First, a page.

PENWELL, Texas (Nexstar) – Under the dimming sky, the vast acreage of the Penwell Knights Raceway is slowly taken over by an army of machines.
It’s a different type of Friday night lights, where rubber meets the raceway, and fast. Welcome to your local drag strip.
Drivers showcase their rides.
“Alright, so I own a 2020 Mustang GT.”
“It’s a 2016 Challenger Hellcat.”
“…2017 Camaro. It’s a 4 cylinder and it’s slow.”
Motor heads, automotive aficionados, and your classically trained racers are gearing up for a night of testing and tuning, where top speeds become surreal. Drivers in line were asked for the reason they showed up.
“It’s just the rush you get whenever you launch.”
“It helps me because speed is my therapy.”
“I rather be racing than doing anything else, I rather throw money on my car.”
“It’s fun. You break parts, fix it, and go faster.
“A good environment, man. I love it. It keeps you off the streets.”
Staying off the streets… that’s something that rings true to Gary Gardenhire, the owner and co-operating manager of Penwell Knights Raceway.
He first took over the raceway in 2008.
“It’s something that, usually, once you do it one time, you’re addicted to it,” Gardenhire said.
He has spent most of his waking moments taking care of this safe haven for racers.
After closing up last year because of the pandemic, it’s become a welcoming sight for many drivers that Penwell is back open. What’s most important at the track isn’t necessarily coming in first, but putting safety first.
“Everybody has got a job. And their number one job is safety,” Gardenhire said. “Trained people in the right places: track crews, safety crews, paramedics, firefighters, people from the front gate to security.”
Just like the cars they drive, the raceway is a well oiled machine, one with so many moving parts, to keep drivers who have a need for speed safe.
About 6 years ago, Scott Erwin’s life came to a full stop.
“Everything changes from the point of the accident, going forward,” Erwin said. “There’s your life before the accident and there’s your life after the accident. It’s not ever the same.”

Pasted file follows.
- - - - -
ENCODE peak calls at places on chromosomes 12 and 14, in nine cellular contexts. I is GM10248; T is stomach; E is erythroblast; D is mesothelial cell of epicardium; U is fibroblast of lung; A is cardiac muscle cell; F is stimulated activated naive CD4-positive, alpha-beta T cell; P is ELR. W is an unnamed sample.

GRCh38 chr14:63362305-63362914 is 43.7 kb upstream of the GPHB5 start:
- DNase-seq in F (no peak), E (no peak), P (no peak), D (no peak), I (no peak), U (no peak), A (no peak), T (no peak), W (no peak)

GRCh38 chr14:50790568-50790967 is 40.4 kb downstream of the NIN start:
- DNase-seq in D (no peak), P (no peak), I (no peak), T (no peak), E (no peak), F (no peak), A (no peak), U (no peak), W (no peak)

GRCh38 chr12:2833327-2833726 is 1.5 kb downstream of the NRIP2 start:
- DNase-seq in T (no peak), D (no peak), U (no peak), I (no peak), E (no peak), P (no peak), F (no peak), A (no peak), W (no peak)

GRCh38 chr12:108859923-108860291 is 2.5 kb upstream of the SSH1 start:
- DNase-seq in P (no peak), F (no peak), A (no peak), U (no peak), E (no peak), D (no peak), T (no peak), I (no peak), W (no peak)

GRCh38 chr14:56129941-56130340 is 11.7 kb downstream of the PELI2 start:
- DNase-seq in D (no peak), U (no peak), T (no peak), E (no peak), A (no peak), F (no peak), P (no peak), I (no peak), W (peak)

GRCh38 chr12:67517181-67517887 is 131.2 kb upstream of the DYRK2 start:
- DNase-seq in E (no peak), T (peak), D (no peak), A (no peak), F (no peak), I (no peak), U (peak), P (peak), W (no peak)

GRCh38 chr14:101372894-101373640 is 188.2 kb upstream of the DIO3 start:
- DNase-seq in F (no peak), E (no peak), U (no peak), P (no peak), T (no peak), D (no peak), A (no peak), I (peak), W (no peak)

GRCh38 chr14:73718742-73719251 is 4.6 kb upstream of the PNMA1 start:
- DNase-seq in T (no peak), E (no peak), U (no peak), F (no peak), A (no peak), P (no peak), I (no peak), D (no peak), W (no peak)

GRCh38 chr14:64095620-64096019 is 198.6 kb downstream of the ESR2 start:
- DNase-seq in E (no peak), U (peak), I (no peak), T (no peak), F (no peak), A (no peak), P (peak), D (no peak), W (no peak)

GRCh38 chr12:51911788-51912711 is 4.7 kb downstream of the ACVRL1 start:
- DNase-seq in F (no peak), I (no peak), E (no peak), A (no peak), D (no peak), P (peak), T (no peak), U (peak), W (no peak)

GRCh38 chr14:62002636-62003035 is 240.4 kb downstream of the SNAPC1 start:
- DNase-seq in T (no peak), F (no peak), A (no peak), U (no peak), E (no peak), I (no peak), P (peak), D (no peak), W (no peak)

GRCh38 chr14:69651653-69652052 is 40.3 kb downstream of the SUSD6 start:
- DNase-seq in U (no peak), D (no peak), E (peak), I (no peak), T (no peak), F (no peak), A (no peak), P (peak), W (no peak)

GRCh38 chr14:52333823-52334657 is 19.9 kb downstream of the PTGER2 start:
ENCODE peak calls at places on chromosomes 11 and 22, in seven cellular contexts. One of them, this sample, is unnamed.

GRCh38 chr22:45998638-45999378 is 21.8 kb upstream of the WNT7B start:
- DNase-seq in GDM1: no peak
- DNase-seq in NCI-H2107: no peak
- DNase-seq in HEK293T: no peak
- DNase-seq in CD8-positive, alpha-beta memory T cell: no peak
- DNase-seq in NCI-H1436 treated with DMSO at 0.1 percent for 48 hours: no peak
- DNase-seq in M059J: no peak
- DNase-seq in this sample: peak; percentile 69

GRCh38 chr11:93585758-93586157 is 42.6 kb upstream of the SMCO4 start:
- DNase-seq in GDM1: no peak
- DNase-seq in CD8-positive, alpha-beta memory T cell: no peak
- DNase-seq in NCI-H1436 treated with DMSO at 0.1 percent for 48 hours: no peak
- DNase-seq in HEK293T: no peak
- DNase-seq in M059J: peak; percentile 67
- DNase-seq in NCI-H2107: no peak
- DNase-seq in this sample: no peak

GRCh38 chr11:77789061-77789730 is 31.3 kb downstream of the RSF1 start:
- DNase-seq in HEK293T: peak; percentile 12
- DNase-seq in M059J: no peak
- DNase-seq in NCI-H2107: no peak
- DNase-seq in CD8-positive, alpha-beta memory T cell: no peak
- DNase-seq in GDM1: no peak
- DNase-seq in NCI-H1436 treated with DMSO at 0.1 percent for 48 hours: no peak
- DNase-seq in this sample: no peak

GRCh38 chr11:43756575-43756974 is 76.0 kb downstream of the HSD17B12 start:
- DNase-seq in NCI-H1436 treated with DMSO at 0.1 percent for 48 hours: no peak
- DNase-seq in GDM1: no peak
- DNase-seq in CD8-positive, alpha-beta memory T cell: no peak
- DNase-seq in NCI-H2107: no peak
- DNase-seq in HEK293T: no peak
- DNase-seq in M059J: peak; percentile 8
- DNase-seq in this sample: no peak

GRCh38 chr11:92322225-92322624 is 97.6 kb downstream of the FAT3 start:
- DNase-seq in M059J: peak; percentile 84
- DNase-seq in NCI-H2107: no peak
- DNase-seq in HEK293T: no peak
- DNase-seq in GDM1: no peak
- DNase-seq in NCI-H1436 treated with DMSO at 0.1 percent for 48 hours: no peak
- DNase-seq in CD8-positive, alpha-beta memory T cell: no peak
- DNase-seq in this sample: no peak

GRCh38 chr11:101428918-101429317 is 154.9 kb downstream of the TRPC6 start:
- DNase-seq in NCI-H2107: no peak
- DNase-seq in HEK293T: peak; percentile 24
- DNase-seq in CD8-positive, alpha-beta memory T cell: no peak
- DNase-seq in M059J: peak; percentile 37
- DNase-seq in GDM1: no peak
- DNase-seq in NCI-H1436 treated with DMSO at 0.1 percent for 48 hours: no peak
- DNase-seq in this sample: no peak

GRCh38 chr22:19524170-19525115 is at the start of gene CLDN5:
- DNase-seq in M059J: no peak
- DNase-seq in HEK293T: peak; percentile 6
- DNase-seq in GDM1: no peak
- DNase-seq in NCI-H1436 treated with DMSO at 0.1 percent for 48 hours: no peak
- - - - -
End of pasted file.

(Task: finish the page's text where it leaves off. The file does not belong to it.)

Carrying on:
His son, 22-year-old Zack Landry, was killed racing.
Scott says Zack wasn’t racing on a track, but instead, on the street.
“The rawness of it all when it first happens, may not be there near as much at 5 years, but the grief is still there,” Erwin said.
Scott says Zack was leaving work to go home for lunch. His friend was leaving work at the same time. They ended up racing on 42nd street in Odessa.
Scott says a driver pulled out in front of Zack. It was too late for him to stop.
“We’re not saying don’t race. We’re just saying don’t race in the streets, where it’s so dangerous, and there are so many things you can’t control,” Erwin said.
Scott says for parents to take it a step further by talking about all sorts of reckless and distracted driving, like texting while driving, drunk driving, and of course, racing.
“When your kid gets their driver’s license, that’s not the time to stop teaching and getting involved,” Erwin said. “Because at the end of the day, we’re responsible for our kids, their good decisions and their bad ones.”
Scott says Penwell Knights Raceway has been very supportive. After Zack’s death, they came up with a slogan, “Take it to the track for Zack.”
While Penwell’s mantra is about helping lead-footed folks to speed down their strip safely, Gary Gardenhire is also talking about basic education for anyone ready to get behind the wheel.
“If you teach them at a young age, how to drive, how to respect the speed, what a vehicle can do, the dangers of it, and the safety factors of it, it goes a long way for the future,” Gardenhire said.
Gary says that education starts way before the starting line, with kids as young as 5.
One driver at Penwell tonight has her parents by her side. Colette is just 7.
“It feels exciting, and I’m nervous,” she said.
Colette’s mom adds, “I’m nervous, very nervous. But, I’m excited for her. She’s going to have a blast.”
As for the drivers here, there seems to be consensus about why they’re here right now at the track, and not on the street.
“You’re not driving on a rinky-dinky street out in the middle of nowhere,” one driver said.” You don’t know whats going to hit you, you don’t know if a deer comes out, bystanders you have no idea.”
“You’re not going to do damage to anyone else or anything. It’s always better on the track. Keep it on the track, that’s it,” another driver said.